NH State Finance Budget Committee Hearing
May 2013 – WMUR coverage of the state senate finance committee hearing testimony
WMUR television coverage and on camera interview with Jo Fonda: http://bit.ly/16EAmC3
Public speaks out in favor of keeping programs in place in NH budget
CONCORD – State Senate budget writers looking for suggestions to pare spending within a proposed two-year $11 billion plan came away empty handed Thursday.
However, they received plenty of encouragement to keep in place popular social service programs that Gov. Maggie Hassan and the Democratically controlled House of Representatives already have embraced and made part of their plans.
More than 100 advocates, business owners and consumers of these services sat in Representatives Hall, most of them wearing pink “People Can’t Wait” stickers.
Greg Moore, state director of fiscally conservative Americans for Prosperity, was the only one to call for spending cuts during a four-hour public hearing before the Senate Finance Committee that went well into the evening Thursday.
A double-digit increase in total spending over the next two years is unsupportable given the sluggish recovery from the recession, Moore argued.
“The New Hampshire economy is not growing by 16 percent nor do we have family incomes grow by 16 percent,” Moore said. “How can we ask our employers to grow and increase jobs when we’re increasing taxes on the businesses of New Hampshire?”
This message was drowned out by many who told compelling personal stories to underline support for increased spending in this budget over the current one crafted by the Republican-dominated Legislature in 2011.
Jo Fonda, formerly of Amherst, was there to promote restoring an increase in the marriage licensee fee to support domestic violence prevention programs.
Fonda recalled her trauma of 11 years ago in which, as a successful business management executive, she decided to leave her emotionally and mentally abusive husband.
“With every step that I took forward to leave, I was pushed back by his intimidation and the control he had systematically gained over me throughout our 20-year marriage,” Fonda said. “One morning, following a series of disturbing events, I was in a panic that my daughter and I were in imminent danger.”
Fonda did get a restraining order, and with her means, was able to open a secret P.O. box and checking account, but all of that didn’t protect her.
“I wish I could say that was the end of the story and that we were able to go our separate ways,” Fonda said. “Instead, my husband hunted me down for two days, and in a rage, unable to find me and having been served the restraining order, he flew our private airplane into our newly built home in Amherst, burning it to the ground and killing himself in the process.”
Ryan Donnelly, who has a severe, degenerative bone disorder that requires he get around in a wheelchair, attended to promote the first small pay increase in seven years for the personal care attendant who helps him.
“My personal care attendant bathes me, dresses me, prepares my meals and takes care of other personal care needs that I require to get ready for the day so that I can get to my job here in Concord,” said Donnelly, who works for the Granite State Independent Living Association.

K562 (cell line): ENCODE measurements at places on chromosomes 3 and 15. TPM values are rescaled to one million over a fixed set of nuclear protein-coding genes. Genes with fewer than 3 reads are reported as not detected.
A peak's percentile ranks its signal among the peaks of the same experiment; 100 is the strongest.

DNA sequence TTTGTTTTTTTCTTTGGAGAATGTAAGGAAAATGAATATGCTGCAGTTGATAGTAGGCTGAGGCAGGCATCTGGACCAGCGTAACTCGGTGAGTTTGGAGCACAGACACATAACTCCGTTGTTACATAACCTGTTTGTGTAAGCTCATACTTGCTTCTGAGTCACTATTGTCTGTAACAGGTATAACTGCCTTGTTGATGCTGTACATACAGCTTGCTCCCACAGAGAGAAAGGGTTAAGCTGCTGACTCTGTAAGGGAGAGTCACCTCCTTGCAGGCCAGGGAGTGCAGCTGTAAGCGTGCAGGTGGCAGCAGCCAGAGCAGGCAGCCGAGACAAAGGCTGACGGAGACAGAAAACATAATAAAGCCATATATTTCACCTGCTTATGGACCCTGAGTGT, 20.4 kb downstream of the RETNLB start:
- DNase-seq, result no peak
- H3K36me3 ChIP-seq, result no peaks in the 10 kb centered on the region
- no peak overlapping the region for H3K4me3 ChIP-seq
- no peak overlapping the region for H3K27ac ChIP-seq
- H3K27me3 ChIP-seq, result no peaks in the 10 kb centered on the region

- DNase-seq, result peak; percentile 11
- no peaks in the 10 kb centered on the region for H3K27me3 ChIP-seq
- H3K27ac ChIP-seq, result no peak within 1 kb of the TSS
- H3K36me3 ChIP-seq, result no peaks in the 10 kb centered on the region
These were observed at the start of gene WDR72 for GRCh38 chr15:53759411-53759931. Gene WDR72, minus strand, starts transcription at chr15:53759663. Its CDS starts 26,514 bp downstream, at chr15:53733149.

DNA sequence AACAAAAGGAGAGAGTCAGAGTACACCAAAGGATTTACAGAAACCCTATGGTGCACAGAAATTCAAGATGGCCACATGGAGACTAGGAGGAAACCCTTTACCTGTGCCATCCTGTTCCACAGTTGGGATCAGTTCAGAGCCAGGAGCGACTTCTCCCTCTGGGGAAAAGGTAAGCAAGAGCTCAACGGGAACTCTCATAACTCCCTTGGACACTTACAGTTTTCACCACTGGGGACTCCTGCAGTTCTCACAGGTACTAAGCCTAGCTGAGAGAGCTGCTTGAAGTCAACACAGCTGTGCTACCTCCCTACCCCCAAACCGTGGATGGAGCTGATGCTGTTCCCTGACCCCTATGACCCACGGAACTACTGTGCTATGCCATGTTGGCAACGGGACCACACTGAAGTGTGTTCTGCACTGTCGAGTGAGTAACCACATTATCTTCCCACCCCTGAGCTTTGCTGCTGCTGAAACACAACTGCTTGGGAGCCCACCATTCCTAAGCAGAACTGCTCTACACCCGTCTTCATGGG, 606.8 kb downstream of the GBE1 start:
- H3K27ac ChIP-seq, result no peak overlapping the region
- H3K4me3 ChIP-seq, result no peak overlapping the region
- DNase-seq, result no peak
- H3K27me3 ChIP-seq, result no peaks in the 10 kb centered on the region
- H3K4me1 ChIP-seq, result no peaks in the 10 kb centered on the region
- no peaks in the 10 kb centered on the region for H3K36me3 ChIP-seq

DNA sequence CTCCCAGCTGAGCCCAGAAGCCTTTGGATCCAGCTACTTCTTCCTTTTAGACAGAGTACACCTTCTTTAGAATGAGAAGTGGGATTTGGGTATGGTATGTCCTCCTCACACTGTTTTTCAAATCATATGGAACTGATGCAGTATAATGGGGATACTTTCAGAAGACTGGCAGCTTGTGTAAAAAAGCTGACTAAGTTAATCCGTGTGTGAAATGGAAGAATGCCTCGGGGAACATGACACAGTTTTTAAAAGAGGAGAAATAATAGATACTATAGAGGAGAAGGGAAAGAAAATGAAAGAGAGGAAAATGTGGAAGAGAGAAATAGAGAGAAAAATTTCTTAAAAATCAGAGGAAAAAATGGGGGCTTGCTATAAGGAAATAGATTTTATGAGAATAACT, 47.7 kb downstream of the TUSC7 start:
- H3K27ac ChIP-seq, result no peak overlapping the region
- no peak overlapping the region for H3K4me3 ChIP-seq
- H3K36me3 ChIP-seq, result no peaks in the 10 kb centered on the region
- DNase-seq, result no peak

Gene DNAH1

Curt Christiansen, of Campton, had dreams of playing on the pro golf tour until a car accident in 2008 had him declared dead at the scene and in coma for two months, after surgeries that required removing part of his skull to reduce the swelling.
Christiansen was there Thursday to support Hassan setting aside more than $24 million in additional spending for those with developmental impairments.
Today, Christiansen has started his own business giving golf instruction to those with similar physical limitations he has.
“Without the supports for the developmental services, I would in no way be doing as well as I am,” Christiansen said.
Other speakers promoted expanding Medicaid to provide health insurance to up to another 80,000 income-eligible adults, and spending to support family resource centers, the Land and Community Heritage Investment Program and substance abuse treatment centers.
But Senate Finance Committee Chairman Chuck Morse, R-Salem, already has warned all these prayers may not be answered.
Before the hearing, Morse said the House-passed budget contains a $300 million hole in it, about 80 percent of that he attributes to overestimating how much hospitals would pay the state under a Medicaid Enhancement Tax.
Further, both Hassan and the House support getting another $40 million a year by raising the tax on a pack of cigarettes by 30 cents but Morse and the GOP-led Senate oppose that.
“The Senate’s intention has been to continue funding to critical access hospitals and be able to restore money to dedicated funds like LCHIP and the Unique Plan that serves under privileged student trying to go to college,” Morse said. “But after hearing the numbers the Department of Revenue presented to our Ways and Means Committee, under the House budget, the funds to do so simply aren’t there. And the Senate is not accepting tax increases.”
Senate tax experts meet next Tuesday and are likely to endorse a conservative outlook for existing revenue growth for this budget, about 2 percent a year.
Morse and the Senate already have signaled to the House how they would close some of this hole, by legalizing gambling at a casino whose owners would kick in a one-time, $80 million license fee.
Kevin Landrigan can reached at 321-7040 or firstname.lastname@example.org. Also, follow Landrigan on Twitter (@Klandrigan).